The swift dismissal of the charge against Mr. Alba was not particularly unusual, veterans of the office said. Karen Friedman Agnifilo, a deputy to Mr. Bragg’s predecessor, Cyrus R. Vance Jr., said that the investigation appeared to have been conducted “quite fast.”

She said that some of the criticism that Mr. Bragg had faced had been unwarranted. “These are tough decisions, they really are,” she said. “These are tough cases, and they’re close calls.”

Joan Illuzzi, a veteran prosecutor who led the office’s trial division before leaving this year, said that dropping the charge was the right decision.

“That certainly did look like self-defense to me,” she said. “The minute you reach the back of the counter area, it becomes a burglary. And as the proprietor of the store, you’re certainly allowed to defend yourself.”

Mr. Alba’s case was called after noon at a Lower Manhattan courthouse; he was not present as the judge, Laurie Peterson, said that the complaint against him would be dismissed and sealed.

According to prosecutors, the argument that led to Mr. Simon’s death started around 11 p.m. when Mr. Simon’s girlfriend, who has not been named, entered the Blue Moon convenience store at West 139th Street and Broadway to buy snacks for her daughter.

The card the woman used to pay for the transaction was declined and Mr. Alba used both hands to take the snacks back from the girl, touching the girl’s hands.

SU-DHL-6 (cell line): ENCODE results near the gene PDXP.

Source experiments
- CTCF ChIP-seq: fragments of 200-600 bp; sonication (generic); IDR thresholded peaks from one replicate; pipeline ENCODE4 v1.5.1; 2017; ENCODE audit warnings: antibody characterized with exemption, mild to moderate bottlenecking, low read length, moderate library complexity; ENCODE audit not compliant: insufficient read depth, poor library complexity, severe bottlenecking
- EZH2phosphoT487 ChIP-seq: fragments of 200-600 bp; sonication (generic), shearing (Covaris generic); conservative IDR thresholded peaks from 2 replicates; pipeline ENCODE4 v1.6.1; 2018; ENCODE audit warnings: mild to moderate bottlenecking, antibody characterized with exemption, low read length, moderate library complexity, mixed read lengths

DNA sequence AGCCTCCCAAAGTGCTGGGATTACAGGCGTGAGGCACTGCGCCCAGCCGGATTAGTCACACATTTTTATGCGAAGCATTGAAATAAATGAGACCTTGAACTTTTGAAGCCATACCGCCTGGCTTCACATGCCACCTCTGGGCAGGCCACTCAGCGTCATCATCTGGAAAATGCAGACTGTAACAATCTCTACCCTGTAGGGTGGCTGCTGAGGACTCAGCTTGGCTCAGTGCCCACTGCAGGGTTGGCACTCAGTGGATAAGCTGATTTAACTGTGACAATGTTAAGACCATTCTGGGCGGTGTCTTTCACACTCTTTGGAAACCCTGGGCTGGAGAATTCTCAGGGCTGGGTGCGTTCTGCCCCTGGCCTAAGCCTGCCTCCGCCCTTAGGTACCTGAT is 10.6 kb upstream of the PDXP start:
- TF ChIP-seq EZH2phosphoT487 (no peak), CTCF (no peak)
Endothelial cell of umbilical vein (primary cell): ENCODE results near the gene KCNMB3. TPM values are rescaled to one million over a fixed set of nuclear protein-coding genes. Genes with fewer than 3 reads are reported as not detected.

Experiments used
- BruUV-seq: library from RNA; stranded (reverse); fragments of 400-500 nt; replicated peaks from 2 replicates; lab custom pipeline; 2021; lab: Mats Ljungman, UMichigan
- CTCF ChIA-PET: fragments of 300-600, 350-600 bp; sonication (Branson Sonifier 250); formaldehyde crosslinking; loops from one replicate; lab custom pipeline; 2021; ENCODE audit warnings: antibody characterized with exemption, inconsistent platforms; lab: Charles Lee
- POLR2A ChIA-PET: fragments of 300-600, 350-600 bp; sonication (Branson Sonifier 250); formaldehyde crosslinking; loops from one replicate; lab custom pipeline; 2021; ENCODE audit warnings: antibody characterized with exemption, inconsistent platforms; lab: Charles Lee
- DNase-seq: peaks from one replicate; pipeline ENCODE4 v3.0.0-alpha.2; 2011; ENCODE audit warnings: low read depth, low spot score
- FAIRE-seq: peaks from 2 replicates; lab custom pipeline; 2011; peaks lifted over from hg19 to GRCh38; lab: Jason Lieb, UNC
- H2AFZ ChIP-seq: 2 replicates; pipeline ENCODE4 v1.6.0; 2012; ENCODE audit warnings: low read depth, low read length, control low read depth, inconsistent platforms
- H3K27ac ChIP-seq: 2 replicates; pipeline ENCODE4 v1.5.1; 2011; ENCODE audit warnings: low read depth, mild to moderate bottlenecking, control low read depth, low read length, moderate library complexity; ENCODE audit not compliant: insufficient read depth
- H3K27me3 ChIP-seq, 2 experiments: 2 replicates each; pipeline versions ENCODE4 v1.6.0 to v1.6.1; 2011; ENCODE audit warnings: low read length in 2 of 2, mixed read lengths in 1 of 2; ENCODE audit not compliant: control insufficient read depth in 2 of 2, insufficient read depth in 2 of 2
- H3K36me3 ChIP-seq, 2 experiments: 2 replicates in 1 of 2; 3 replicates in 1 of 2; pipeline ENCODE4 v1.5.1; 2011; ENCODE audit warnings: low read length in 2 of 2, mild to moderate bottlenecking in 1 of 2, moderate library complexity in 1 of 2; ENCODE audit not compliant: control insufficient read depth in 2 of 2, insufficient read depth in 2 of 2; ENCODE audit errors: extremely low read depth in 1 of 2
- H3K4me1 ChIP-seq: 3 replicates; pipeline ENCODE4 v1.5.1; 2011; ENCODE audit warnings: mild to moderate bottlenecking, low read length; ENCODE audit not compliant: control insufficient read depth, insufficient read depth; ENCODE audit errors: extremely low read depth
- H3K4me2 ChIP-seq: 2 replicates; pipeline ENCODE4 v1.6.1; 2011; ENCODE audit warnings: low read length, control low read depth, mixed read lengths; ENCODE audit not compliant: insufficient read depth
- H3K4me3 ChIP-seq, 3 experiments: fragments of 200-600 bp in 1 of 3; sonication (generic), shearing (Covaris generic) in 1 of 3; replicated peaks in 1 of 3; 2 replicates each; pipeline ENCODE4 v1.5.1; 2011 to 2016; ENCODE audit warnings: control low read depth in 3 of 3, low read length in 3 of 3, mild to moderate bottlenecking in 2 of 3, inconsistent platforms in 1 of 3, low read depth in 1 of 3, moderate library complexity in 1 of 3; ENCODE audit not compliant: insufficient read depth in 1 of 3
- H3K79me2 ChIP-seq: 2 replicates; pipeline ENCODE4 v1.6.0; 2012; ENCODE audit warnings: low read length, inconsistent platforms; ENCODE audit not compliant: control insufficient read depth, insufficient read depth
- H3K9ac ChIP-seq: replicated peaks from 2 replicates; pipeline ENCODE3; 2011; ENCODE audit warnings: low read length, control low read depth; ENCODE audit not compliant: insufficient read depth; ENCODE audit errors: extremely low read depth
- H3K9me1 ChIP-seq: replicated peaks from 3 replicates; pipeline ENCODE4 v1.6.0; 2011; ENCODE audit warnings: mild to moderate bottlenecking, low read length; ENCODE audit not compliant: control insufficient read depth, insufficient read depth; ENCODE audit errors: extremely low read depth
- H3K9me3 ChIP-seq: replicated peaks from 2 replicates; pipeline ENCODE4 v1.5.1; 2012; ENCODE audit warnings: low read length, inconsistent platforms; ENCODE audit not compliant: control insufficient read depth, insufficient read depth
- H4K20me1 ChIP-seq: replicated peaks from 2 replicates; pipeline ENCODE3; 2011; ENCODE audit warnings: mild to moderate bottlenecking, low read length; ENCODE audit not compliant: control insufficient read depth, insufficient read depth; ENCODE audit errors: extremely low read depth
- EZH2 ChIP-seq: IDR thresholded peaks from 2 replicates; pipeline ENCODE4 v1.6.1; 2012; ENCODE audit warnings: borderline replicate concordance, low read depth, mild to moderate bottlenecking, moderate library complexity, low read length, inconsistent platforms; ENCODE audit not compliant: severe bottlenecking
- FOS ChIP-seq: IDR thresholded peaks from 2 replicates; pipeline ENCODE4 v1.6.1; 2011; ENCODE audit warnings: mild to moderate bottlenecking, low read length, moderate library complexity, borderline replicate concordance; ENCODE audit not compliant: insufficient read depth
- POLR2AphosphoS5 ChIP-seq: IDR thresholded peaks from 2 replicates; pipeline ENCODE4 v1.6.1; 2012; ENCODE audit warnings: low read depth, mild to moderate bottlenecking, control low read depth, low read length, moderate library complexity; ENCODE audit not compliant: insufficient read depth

Mr. Simon’s girlfriend saw Mr. Alba grab the snacks and became upset, knocking the items off the counter and yelling at Mr. Alba that she was going to get someone to beat him up.

Mr. Simon came to the store and called for Mr. Alba to come out from behind the counter.

“I don’t want a problem, papa,” Mr. Alba was heard saying, according to the video.

Mr. Simon pushed behind the counter and asked Mr. Alba why he had snatched the item from the girl’s hands. Mr. Simon then shoved him into a wall of shelving.

“You’re going to say sorry to my daughter,” Mr. Simon said, according to a witness and Mr. Alba’s own account to investigators.

Mr. Simon did not have a weapon in his hand but a box cutter was clipped inside his shorts. Both the video and Mr. Alba’s statements confirm that Mr. Simon never displayed the weapon. Prosecutors say there is no evidence that Mr. Simon mentioned the weapon or that Mr. Alba was aware of the box cutter.

As Mr. Simon struggled to drag Mr. Alba from behind the counter, Mr. Alba grabbed a knife and began repeatedly stabbing Mr. Simon. According to prosecutors, Mr. Simon was stabbed in the heart, lung and jugular vein. Any single wound could have killed him, according to the medical examiner.

During the 30-second struggle, Mr. Simon’s girlfriend reached in and tried to pull Mr. Alba’s arm away but he would not stop stabbing Mr. Simon. The woman reached into her purse, grabbed a knife and stabbed Mr. Alba in the arm.

Mr. Simon’s family has said that he should not have confronted Mr. Alba. But after watching the video, they believe that Mr. Simon did not deserve to die over the altercation. The family is also disappointed that Mr. Adams inserted himself into the case.

“A.J., as we called him, was flawed but he was a father, a cousin and a brother,” Ms. Simon said. “He wasn’t a monster, and his life mattered.”

Colin Moynihan contributed reporting.


Soruce : https://www.nytimes.com/2022/07/19/nyregion/jose-alba-bodega-charges-nyc.html